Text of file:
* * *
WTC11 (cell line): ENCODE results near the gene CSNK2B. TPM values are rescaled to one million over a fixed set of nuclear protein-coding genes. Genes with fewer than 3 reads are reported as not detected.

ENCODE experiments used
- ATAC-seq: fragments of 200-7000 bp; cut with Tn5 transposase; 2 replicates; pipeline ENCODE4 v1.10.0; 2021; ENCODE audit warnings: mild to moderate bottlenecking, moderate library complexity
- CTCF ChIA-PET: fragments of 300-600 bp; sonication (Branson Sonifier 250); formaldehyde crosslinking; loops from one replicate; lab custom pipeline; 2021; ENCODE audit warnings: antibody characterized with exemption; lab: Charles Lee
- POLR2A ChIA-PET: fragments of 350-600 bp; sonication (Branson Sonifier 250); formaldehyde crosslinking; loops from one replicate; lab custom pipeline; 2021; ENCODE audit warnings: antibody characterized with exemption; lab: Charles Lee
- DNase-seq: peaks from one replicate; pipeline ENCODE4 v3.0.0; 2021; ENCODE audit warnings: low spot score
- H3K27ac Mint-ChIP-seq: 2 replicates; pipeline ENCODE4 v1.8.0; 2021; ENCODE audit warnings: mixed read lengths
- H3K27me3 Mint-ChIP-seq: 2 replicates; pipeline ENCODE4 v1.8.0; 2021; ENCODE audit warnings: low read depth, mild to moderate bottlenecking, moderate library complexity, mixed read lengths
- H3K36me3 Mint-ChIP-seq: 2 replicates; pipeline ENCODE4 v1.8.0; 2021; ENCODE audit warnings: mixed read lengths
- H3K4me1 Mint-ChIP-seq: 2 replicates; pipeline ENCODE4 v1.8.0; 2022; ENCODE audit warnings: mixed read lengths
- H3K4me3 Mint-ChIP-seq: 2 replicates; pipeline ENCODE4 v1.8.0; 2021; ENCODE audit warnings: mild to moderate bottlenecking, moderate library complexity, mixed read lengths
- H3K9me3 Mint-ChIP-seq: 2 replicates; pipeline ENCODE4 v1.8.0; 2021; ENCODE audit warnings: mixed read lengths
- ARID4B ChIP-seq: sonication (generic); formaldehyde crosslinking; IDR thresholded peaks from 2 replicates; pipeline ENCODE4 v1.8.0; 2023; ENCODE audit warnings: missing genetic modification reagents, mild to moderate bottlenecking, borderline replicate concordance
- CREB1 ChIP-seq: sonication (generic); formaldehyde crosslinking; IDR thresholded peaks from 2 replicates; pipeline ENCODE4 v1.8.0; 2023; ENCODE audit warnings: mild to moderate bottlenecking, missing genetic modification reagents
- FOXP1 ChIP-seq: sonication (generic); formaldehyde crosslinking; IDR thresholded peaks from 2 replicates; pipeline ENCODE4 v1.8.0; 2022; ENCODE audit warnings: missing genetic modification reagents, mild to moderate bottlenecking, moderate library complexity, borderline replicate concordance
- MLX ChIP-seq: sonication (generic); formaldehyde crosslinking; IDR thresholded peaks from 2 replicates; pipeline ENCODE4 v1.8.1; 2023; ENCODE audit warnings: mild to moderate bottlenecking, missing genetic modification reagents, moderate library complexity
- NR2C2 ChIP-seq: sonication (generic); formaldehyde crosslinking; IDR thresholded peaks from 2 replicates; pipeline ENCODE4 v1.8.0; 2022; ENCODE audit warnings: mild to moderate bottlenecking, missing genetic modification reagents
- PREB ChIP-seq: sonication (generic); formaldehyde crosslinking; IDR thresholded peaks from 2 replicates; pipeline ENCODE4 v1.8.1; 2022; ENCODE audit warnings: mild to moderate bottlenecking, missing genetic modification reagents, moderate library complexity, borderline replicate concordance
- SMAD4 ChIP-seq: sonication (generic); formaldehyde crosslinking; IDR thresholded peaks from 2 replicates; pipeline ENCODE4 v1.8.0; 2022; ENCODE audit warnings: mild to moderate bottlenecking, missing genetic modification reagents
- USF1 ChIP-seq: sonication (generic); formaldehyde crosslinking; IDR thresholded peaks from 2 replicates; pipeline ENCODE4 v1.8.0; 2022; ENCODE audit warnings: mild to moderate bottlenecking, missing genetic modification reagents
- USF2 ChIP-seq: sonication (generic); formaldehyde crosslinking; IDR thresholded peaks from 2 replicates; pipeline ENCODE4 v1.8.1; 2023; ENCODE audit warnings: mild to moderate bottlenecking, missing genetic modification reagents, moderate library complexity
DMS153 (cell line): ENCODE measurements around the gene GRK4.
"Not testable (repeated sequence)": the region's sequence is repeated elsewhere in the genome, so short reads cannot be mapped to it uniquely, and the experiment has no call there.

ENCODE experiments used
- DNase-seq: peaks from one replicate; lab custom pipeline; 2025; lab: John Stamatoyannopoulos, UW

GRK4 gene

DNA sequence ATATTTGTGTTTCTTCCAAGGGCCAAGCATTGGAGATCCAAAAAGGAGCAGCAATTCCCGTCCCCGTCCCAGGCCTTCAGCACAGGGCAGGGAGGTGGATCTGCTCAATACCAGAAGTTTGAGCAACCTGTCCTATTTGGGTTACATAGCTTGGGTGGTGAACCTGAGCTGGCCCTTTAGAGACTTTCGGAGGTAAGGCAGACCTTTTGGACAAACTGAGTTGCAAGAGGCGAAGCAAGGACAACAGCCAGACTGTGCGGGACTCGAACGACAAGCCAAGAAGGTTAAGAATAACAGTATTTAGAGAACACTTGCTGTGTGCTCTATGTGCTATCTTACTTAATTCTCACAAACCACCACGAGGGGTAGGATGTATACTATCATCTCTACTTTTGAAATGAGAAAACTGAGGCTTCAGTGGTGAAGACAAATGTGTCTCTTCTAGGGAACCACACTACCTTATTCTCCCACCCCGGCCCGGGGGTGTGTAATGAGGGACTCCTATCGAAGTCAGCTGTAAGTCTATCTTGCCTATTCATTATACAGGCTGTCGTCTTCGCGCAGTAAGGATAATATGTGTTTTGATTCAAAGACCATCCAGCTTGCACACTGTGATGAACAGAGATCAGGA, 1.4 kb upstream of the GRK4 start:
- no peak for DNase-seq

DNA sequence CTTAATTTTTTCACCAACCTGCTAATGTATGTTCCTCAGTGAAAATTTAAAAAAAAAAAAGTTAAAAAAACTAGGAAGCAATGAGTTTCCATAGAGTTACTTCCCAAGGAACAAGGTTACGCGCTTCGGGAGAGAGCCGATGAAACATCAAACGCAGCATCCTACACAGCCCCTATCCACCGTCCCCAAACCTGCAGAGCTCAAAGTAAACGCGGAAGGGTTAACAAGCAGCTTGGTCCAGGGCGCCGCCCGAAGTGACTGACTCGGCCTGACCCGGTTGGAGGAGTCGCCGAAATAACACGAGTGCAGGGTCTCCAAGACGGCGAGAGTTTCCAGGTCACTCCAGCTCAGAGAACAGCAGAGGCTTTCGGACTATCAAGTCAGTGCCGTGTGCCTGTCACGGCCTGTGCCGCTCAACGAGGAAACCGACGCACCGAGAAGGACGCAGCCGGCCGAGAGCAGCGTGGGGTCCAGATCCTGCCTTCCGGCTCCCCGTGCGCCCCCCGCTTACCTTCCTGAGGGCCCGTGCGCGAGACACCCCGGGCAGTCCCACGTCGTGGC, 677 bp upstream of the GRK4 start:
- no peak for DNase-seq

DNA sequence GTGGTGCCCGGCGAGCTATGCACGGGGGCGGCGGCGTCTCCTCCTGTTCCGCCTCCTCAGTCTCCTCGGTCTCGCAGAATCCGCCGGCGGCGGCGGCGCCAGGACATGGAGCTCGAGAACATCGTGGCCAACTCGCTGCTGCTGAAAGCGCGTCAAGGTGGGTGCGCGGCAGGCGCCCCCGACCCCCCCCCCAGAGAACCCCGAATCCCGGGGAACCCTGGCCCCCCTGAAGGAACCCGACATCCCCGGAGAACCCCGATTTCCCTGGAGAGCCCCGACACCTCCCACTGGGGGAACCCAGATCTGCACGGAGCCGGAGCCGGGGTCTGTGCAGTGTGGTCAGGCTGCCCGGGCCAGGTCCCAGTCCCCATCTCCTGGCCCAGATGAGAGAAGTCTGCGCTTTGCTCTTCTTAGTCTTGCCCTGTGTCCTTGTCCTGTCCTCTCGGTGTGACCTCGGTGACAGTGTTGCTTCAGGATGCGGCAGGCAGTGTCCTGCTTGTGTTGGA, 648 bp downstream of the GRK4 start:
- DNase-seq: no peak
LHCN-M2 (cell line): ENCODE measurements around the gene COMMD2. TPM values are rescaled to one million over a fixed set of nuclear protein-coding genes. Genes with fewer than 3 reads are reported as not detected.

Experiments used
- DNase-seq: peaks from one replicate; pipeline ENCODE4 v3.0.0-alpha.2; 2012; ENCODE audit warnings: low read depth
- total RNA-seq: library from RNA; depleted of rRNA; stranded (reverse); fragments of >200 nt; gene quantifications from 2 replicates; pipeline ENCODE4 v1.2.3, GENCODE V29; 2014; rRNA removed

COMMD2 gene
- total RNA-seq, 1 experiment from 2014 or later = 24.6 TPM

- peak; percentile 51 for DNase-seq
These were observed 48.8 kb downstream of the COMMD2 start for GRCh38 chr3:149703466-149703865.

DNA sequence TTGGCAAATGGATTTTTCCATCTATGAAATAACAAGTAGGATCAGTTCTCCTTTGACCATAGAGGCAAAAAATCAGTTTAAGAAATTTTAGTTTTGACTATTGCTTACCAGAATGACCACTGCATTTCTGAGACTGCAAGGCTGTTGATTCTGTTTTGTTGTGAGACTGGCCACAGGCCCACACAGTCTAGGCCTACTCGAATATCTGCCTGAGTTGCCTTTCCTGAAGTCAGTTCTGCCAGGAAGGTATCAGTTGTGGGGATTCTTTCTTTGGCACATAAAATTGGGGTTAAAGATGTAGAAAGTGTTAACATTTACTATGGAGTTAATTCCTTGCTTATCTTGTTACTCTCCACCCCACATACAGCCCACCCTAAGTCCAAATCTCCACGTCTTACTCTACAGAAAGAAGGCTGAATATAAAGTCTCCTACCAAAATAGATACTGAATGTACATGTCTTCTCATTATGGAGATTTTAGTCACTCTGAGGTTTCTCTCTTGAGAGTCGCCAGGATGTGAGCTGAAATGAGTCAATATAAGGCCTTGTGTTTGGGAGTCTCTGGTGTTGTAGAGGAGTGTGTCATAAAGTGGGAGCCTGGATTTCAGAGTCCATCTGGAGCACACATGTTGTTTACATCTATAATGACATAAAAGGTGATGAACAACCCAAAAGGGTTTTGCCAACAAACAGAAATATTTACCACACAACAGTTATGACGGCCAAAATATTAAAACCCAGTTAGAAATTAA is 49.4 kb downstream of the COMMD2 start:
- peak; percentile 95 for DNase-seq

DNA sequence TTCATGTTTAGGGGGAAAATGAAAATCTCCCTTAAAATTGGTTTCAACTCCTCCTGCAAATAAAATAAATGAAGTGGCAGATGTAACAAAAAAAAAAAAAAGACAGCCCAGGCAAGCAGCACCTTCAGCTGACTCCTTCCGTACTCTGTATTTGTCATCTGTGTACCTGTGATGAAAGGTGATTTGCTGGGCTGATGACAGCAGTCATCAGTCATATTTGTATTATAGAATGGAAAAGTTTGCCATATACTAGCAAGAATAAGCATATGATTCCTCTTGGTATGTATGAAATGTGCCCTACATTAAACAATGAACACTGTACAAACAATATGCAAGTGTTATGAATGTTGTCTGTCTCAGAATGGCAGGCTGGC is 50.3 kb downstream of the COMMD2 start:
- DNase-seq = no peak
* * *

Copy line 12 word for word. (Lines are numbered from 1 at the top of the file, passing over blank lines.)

- H3K9me3 Mint-ChIP-seq: 2 replicates; pipeline ENCODE4 v1.8.0; 2021; ENCODE audit warnings: mixed read lengths